EP #53

Quit Worrying About Your Drinking

alcoholic minimalist podcast

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In this episode of the Alcohol Minimalist podcast, Molly addresses the theme of worry and its impact on changing drinking habits. Molly draws on her personal experiences and struggles with worry, exploring the nature of worry as an action that often stems from learned behaviors and societal influences. She delves into the role of the prefrontal cortex in goal-setting and future-oriented thinking, providing insights into the evolutionary aspects of worry. The episode unfolds as Watts shares practical strategies to manage worry, drawing parallels between overcoming worry and transforming one’s relationship with alcohol. The content underscores the importance of self-awareness, planning, and interrupting worry loops through activities like exercise or meditation.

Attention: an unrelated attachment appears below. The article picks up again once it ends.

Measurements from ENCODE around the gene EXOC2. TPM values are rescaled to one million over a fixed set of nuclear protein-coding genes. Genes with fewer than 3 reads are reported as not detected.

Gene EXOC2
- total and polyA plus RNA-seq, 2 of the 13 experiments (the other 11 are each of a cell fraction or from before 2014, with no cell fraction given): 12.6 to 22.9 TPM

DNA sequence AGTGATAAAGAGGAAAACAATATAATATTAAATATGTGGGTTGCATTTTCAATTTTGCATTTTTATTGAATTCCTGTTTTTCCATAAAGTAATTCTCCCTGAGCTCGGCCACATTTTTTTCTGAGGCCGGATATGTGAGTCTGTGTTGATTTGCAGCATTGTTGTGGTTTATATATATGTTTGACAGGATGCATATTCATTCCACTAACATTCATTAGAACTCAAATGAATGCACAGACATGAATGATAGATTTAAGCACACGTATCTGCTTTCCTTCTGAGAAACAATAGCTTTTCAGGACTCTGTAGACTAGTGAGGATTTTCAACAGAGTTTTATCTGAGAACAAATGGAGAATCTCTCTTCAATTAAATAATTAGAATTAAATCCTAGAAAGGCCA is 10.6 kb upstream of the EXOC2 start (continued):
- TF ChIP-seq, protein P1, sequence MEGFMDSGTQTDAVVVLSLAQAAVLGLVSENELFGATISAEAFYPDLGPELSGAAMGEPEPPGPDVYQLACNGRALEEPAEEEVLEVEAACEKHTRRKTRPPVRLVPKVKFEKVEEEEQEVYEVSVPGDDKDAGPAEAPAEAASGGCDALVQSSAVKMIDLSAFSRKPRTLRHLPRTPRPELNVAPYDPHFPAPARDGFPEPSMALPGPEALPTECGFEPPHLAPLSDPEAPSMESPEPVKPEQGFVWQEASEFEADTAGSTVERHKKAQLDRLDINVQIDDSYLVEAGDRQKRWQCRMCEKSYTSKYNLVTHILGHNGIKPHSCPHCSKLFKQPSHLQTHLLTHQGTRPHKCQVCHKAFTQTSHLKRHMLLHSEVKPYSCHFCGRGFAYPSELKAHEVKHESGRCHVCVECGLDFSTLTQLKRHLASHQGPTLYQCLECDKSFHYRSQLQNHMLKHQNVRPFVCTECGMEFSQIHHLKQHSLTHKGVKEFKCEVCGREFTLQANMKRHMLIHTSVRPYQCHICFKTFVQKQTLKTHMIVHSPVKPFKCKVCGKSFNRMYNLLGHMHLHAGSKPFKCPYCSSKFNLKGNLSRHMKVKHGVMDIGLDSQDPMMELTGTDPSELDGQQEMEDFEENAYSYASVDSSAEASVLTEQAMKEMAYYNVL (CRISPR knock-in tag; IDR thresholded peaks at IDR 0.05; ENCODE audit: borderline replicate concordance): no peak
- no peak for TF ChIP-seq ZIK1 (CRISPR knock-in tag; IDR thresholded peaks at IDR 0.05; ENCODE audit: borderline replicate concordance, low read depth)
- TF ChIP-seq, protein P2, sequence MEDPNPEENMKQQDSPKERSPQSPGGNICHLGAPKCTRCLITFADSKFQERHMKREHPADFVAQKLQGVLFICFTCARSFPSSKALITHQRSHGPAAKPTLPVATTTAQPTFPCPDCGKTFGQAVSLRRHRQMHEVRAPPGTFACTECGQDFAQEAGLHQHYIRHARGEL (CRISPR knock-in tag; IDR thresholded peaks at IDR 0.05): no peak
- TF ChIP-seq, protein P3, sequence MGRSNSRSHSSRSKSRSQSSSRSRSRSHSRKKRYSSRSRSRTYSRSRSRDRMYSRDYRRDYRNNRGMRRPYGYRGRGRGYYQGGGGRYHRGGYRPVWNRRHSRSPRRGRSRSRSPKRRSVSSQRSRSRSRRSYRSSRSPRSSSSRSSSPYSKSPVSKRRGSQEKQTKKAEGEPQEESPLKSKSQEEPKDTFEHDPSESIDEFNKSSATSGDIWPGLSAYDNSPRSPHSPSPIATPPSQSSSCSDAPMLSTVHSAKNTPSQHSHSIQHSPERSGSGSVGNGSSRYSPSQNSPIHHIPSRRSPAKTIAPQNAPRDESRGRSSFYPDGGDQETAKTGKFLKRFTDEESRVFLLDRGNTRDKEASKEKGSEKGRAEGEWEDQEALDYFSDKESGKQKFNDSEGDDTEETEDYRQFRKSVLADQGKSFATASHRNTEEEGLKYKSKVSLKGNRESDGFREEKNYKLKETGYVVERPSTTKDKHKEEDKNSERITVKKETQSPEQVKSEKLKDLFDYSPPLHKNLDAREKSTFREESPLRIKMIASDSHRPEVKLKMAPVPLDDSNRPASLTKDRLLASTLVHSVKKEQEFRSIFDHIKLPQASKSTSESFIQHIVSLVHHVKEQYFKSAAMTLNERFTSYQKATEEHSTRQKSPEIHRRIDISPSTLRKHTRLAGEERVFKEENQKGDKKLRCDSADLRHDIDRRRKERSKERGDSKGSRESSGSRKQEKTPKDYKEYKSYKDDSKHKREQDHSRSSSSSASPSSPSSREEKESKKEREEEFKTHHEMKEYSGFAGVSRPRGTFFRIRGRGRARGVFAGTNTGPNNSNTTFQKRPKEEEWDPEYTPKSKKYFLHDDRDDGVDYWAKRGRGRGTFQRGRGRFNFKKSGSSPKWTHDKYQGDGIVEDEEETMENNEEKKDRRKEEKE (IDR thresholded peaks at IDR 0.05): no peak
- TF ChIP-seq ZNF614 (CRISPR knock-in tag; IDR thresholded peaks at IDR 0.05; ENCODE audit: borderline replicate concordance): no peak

Welcome to the alcohol minimalist podcast. I am your host, Molly watts. If you want to change your drinking habits and create a peaceful relationship with alcohol, you’re in the right place. This podcast explores the strategies I used to overcome a lifetime of family alcohol abuse, more than 30 years of anxiety and worry about my own drinking, and what felt like an unbreakable daily drinking habit. Becoming an alcohol minimalist means removing excess alcohol from your life. So it doesn’t remove you from life. It means being able to take alcohol or leave it without feeling deprived. It means to live peacefully, being able to enjoy a glass of wine without feeling guilty. And without needing to finish the bottle. With Science on our side will shatter your past patterns and eliminate your excuses. Changing your relationship with alcohol is possible. I’m here to help you do it. Let’s start now. Well, hello and welcome or welcome back to the alcohol minimalist podcast. I am your host Molly Watts coming to you from a really cold and now it’s windy and going to start raining. Again, Oregon, but no snow anymore. So some of us like me, it’s a little sad to watch the snow go. But I’m sure most people are happy about it. And truth be told, I prefer to drive around without the snow here. So as we’re getting back to work this week, I’m sure that not having snow around is going to make that a lot easier. Wow. Okay, it is really 2022 That is just mind boggling for me. And for some reason. But at the same time, I’m really excited because as I recently shared with my Facebook group 22 has long been my favorite number. It was my number on sports teams in Junior High in high school. My birthday is 1111. So you put those two together, and it’s 22. And I’m not really a Numerology type person. But 22 is just a happy number for me. So hey, I will go with it. And I am going to make this a really great year 2022. Right now I’m starting out by doing dry January. This is my second year doing it. The first was just in 2021. I think I misspoke a couple of weeks ago on episodes and said 2020. But it wasn’t I decided at the end of 2020 to do dry your weary in January 2021. So just last year was my first full 31 day break from drinking since 1999. Yes, that’s right. The last time I was pregnant, it was November 2020 that I took my first mini break, which I’ve talked about to on the podcast. And now in 2022. I’m doing dry you’re wearing for the second time. And it’s really interesting reflecting back on last year and where I was right now, just launching this podcast and committing to dry you weary at the same time. And it’s actually really relevant for this week’s topic. Because at this point last year, I was definitely worried about whether or not I was going to make it for the whole month of dry you weary. And I’m sure many of you who are listening might be feeling the same way about now. If you haven’t successfully taken a month long break from drinking in years, or decades, even like me, it’s totally normal, of course, to worry. But here’s what I want most for you. I want you to quit worrying about your drinking. Actually, I want you to quit worrying in general. And in this episode, I’m going to help you understand why worrying doesn’t one, help you achieve your goals. Two, it doesn’t help you feel better. And three, it isn’t productive, and actually just wastes your most precious possession time. So I am possibly one of the most qualified people I know on talking about this subject because for most of my life, I have been a class a top notch, highly skilled worrier. To be fair, it was part of the behaviors I unconsciously learned from my alcoholic mother. But regardless of how or when I learned it, I accepted it as my default setting. And I know I’m not alone here. How many of you would describe yourselves as warriors or worrywarts? Or perhaps you’ve even been diagnosed with clinical anxiety. Now, if you have received a diagnosis of anxiety, then I want you to understand that I’m not really talking to you in this episode. I’m not here to question Shouldn’t or disregard mental health conditions. But even if you do have clinical anxiety, I’m betting you also have some worry habits that you can improve on. I just want to be clear that I think you can benefit from this conversation. But I want you to hold it out separate from your anxiety, if that’s you. So what exactly is worry? In most dictionaries that I looked at the first definition for worry is a verb, meaning it’s an action we take. And it’s described as the act of thinking about problems or unpleasant things that might happen in a way that makes you feel unhappy and frightened. Of course, worry can also be a noun, right? It’s the thing that you are worrying about the problems and unpleasant things are your worries. But I want to explore this first, as an action. In the behavior map results cycle that I talked about, specifically, within the result cycle part of this, our thoughts lead to our feelings, which create our actions. So right away, it can sound a little confusing, that worry is going into the action line, when I just defined it as thinking, which would seem to go into the thought line, right. But in actuality, within the definition of worry, it’s the action that leads us to worry, right? Worry is a looping action, that we keep feeding with our thoughts and feelings, in general, and it generally spirals downward, until we’re paralyzed. And it’s the only action that we feel capable of taking. And it’s obviously an action that we tend to have a lot of beliefs about to write worry is actually something that seems logical to most people. And it’s culturally encouraged. I’m pretty sure most parents, and I’ll use that term to include those of us who have children, those of us who have fur babies, those of us who have who are godparents, to someone else’s children. If you’ve nurtured anyone or anything, even a gardener who tends to a garden, you have likely worried, and you’ve felt justified, purposeful, right? And 100% Convinced that you’re worrying was necessary. There’s a quote, I’ve seen that says, telling a mom not to worry about her child is like telling water not to be wet. It’s just a part of the job, right? Worry comes with the territory, where this one, mothers don’t sleep, they just worry with their eyes closed. So all joking aside, I think most moms would tell you that they think worrying is part of being a good mother. Like if they don’t worry at all about their kids, they would be a bad mother. Now, I’m a mom. And I’m certainly not going to tell you that I’ve 100% mastered not worrying when it comes to my children. But I have put into practice much of what I’m about to share with you to help me not only change my drinking habits, but also improved my worrying in general. So we’ve defined worry as an action. And I want you to think about the last time you were really worried about something. I want you to separate out the action of worry from the thoughts and feelings that led you there. I will describe a situation that happened to me recently. So it was a normal workday morning. And I received a text that said, one of my son’s whose cell phone is connected to mine had placed a call to emergency services. Yes, for real. As a mom, I got some auto generated message from Apple. And of course, my heart went into overdrive. And I immediately started calling my said Son, of course he didn’t answer. I texted him he didn’t answer I called again and again and again. And he didn’t answer. So my brain has gone from the circumstance which was receiving an autogenerated text to all sorts of thoughts. He’s been in a car accident, he’s hurt, which led to the actions I took of calling and texting him, right. So I’m doing something. But then the circumstance became him not answering those calls or texts. And then my thoughts became more like he’s dying. He’s been kidnapped. He’s in a fire. You know, the paranoid totally catastrophic type thoughts that create feelings of intense fear, anger hysteria, which led to a major worry fast. I kept feeling those feelings of fear and panic with more negative options. Oh, and I forgot to mention that it gave me the address of where the call was made from and it wasn’t his home. I’m address. So he’s been working for UPS. And so I created this whole story in my mind of how he might have been in some sort of altercation with someone, someone tried to rob him that he could have been shot, you know, the crazy absolute worst case scenarios possible that in reality are really highly unlikely to ever happen. But it was where my brain went anyway. Now my older son, who was home at the time, tried to talk some sense into me, he told me that the other my other son probably fell asleep on his phone, or it was just some glitch from Apple, like, there might be a more sensible, non catastrophic reason for the text I received. But of course, my brain kept on throwing out all of the terrible stories. And I kept on worrying until my husband drove across town, located his car, knocked on the door, to find him asleep at his friend’s house, and perfectly fine. Now, this is kind of an extreme, I’ll admit, and I’m not even sure the best mind managers could completely avoid worrying in this scenario. But I just want you to notice that the worrying was actionable. And I kept fueling it, which added to my suffering, it didn’t change the circumstances, it didn’t solve any problem. And it just made me feel worse and worse and worse. And this is really the crux of worry. It might appear or feel like you’re doing something productive, like you’re taking unnecessary action. But in reality, all worry does is make you feel worse. And for many of us who’ve developed a habit of drinking, when we feel worse, we turn to alcohol to help us feel better. And to turn off the worry. Of course, for me, my drinking habit, became a circumstance that I threw into a worry loop. Instead of actually changing my behavior, I just worried about my drinking, and worried that I was going to become an alcoholic for years, like decades of my life, spent worrying about my alcoholic genes, and what felt like an unbreakable daily drinking habit. And I just thought it was who I was, it was the consequence of growing up with an alcoholic mother, and drinking more than I should be more, at least more than I logically knew was healthy for me. And that’s the thing about worry, it also felt it felt, for me at least. And I think this is common, it felt protective. It felt like I was preventing myself from actually becoming an alcoholic, like my mom, because I worried about my drinking. Does that make sense? Like I worried enough about it, that I would keep myself from actually tipping over the line to becoming an alcoholic. Now, if you’re a worrier, if you recognize a habit of worrying in your life, this doesn’t make you bad or weak. Worry is really normal. And it’s also pretty much uniquely human, when we talk about the human brain. Now, if you’ve listened to this podcast before, you know I like to use the triune brain model. It’s a little simplistic, but it meaning that the brain is very complex and complicated, but for our purposes of learning how to manage our minds better and master the behavior map results cycle, I believe the triune brain explains enough. In the triune brain model, the brain is basically separated into three areas, the primitive or lizard brain, which is the automatic functions that happen your breathing, the parasympathetic nervous system, things that we cannot control at all or change. And that’s the primitive or lizard brain, the mammalian brain or limbic system, which developed after and, you know, evolved later on in the evolutionary cycle. And that part of our brain is responsible for attaching emotion to certain behaviors to perpetuate the species basically. So it’s a it is what is drives all of our most primitive emotions, fear, pleasure, right? So we’re constantly seeking to avoid pain, seek pleasure and conserve energy. That’s the goals of the mammalian brain or the limbic system. And lastly, we have the human brain or the prefrontal cortex. And this is where humans evolved more than other beings. And it’s what allows us to actually worry in the first place. Now, why do I say that? Worrying is to some degree, predicting the future, right? It’s anticipating scenarios that might happen, which scientists believe is a uniquely human trait. For instance, R and wools can learn from their experiences like think training your dog, which means that they will repeat a behavior if they’ve associated a route or reward with it in the past. But scientists do not believe that your dog can think about tomorrow. And whether or not you’ll ask him to sit and how he will respond when you ask him to do it. Right. So it’s that kind of thought, thought process, the being able to imagine the future and predict it, that is a part of that prefrontal cortex and is uniquely human. This is a quote from the introduction to an article written on the future of future oriented cognition in nonhumans. Theory and the empirical case of the great apes, okay, and we’re not going into that whole article or that kind of study. But I think this, quote, kind of talks about what this unique human feature is, we humans have the distinct feeling of being able to mentally to pre experience future events, we readily and continually make plans for future goals. Many think of this cognitive future orientation as one of our most advanced and unique cognitive feats. future oriented cognition, in a sense, presents a puzzle for cognitive science, the future does not exist, neither does backward causation. The future cannot influence a current behavior or thought. notions, such as foresight or future orientation are mere metaphors from the spatial domain. Cognition is always based on past causation, the products of evolution, ontogeny, and enjoy the individual experiences, at the same time anticipating and influencing future outcomes is at the core of cognition. And probably the main reason reason why cognition evolved, few would disagree that for cognition to have evolved, it must have given organisms a readiness that affects their future, numerous researchers regard the brain as essentially a prediction making simulator of the environment. Okay, so what did all that mean? Well, it means for our more primitive ancestors, before the prefrontal cortex evolved, our mammalian brains developed emotional connections to experiences that helped us learn to avoid pain, seek pleasure and conserve energy. avoiding pain seeking pleasure and conserving energy was necessary for the species to survive. And so our primal emotions encouraged these behaviors. And I’ve talked about the different areas of the brain in many of the past episodes that you know, and all of this, all of the triune brain and I will link relevant episodes in the show notes, I also want to say that in my book, breaking the bottle legacy, I go into more depth to explain the triune brain, and especially why learning about the brains functions in the brain’s different areas really helped me in changing my drinking habits. So there’s a link in the show notes for the book as well. But I really suggest you, you look there for more understanding of why that’s relative, especially to changing your drinking habits, or especially to learning how our brains function with thoughts, feelings and actions. Anyways, for this episode, just know that it is our more developed prefrontal cortex, which is more logic based, which allows us to set goals to plan predict the future. And it also, of course, means it enables us to worry. The good news about your beautiful human brilliant human brain is it’s also what makes it possible to not worry. Because of that prefrontal coordinate cortex, we have the ability to observe our own thinking. We call it metacognition, and it’s also a uniquely human trait, observing our thoughts is how we can stop worrying, and stop taking more productive action. Now, most of us go along without ever learning to observe our thinking. And we barely notice the thoughts that we apply to the circumstances in our lives. We think, well, I worry a lot because I have a lot of worrisome things in my life. So that’s never the case. It is never the case to say, Oh, well, who wouldn’t worry in this situation? It’s the reasonable thing to do? No, you have to understand that your mind is the creator of all of your worry. Now we’ve spent a bit of time defining worry, explaining why we worry from an evolutionary perspective, and also letting you know that it’s natural, right? If it’s natural, if it’s a part of our evolution, what’s the big deal? Why is it even a problem to worry? Well, let me tell you why. It was a big problem for me. Number one, worry made me feel awful. Oh, it made me sad, feel hopeless. And like I was powerless worry kept me from taking real action that actually helped me change the circumstances of my life, where we added suffering to situations that were already challenging in the first place. And the biggest part of worry for me, especially when it came to me changing my habit of drinking, is that I was so worried about not being able to change, worried about what I perceived, failing to change my relationship with alcohol meant about me, that I simply chose to not try at all. For years. I didn’t even want to commit to taking a week off drinking, because I was worried that I wouldn’t make it. Does that sound familiar to anyone listening? How How many of you have thought about doing dry you weary but you talked yourself out of it? Before you even started? Because you were worried you wouldn’t make it. Now, if that’s you, and you’re listening to this on January 5, when this comes out, or within January at all, I want to ask you, why not decide to choose a different thought to choose another possibility to choose a what if that is? What if I was able to take an extended break from drinking? What would that mean? What if I could do it? What would that prove to myself? What might that be the beginning of I was in the moderation management Facebook group the other day, and I responded to a member who was undecided about doing dry weary because they were worried about a commitment in the month they already anticipated drinking out. And in their mind, having one day that they drank during a 30 day plan to break would negate all the positive benefits. And because they were worried about not being fully committed, they were anticipating that they would automatically fail. And they had past experiences that had proven that to them that that’s what they had proven to themselves in the past. And my response was something along these lines, instead of worrying that the whole month will only be successful if you make it the whole 30 Why not commit to the drier month with your intention to be alcohol free, most if not all except for that one predetermined date. And choose ahead of time even for that day, how much you’ll drink, make a plan. At the end of the month, you will have succeeded in experiencing urges without giving into them. That’s a win in my book, you will have succeeded in sticking to a plan. That’s another win. And overall, you will have made a lot of progress in moving your relationship with alcohol forward. It doesn’t have to be all or nothing if you don’t allow the worry to keep you from trying at all. Now, I’m not going to tell you that stopping your habit of worry will be any easier than breaking your habit of drinking alcohol. These two habits were very intertwined for me. And I absolutely still have to practice mind management all the time. When my brain wants to throw out worrisome thoughts. Here are five strategies to use if you are a warrior like me. Number one, create a worry period or worry bucket, set a timer and write down all of your worries and thoughts and stick to the time limit. Number two, challenge your anxious thoughts and look for a different perspective. This is my favorite tool and I use it all the time. Watch for all or nothing thinking black or white thinking overgeneralization and focusing on the negative to the exclusion of the positive, right that that happens all the time. Or assuming responsibility for circumstances that are out of your control. challenge those anxious thoughts. Number three, distinguish between solvable and unsolvable worries. We can’t control everything in our lives, we need to make sure we remember what we can and cannot control. Number four, interrupt the worry loop with exercise or meditation or deep breathing or a hot bath if you’re like me. And lastly, talk about your worries to someone else. Often when we share our worries with someone they give you a perspective that you hadn’t even thought of yet. And it’s always a little more like my son, right? Trying to tell me and it sometimes it works and sometimes it doesn’t but it’s certainly helpful. Right? All right, my friends. That is all I have for you today. If you want to get more information or want to join dry weary, you absolutely still can and get great support for it at WWW dot dry you weary.org Or come join my private face Book Group. The link is always in the show notes for both and well at least for the Facebook group and it’ll be there right now for dry you Arey. Or you can also go to Facebook and search groups for alcohol minimalists. That is where we are and I would love to see you over there. All right. Make it a great week. And until next time, choose peace. Thank you for listening to the alcohol minimalist podcast. This podcast is dedicated to helping you change your drinking habits and to create a peaceful relationship with alcohol. Use something you learned in today’s episode and apply it to your life this week. Transformation is possible. You have the power to change your relationship with alcohol. Now, for more information, please visit me at www dot Molly watts.com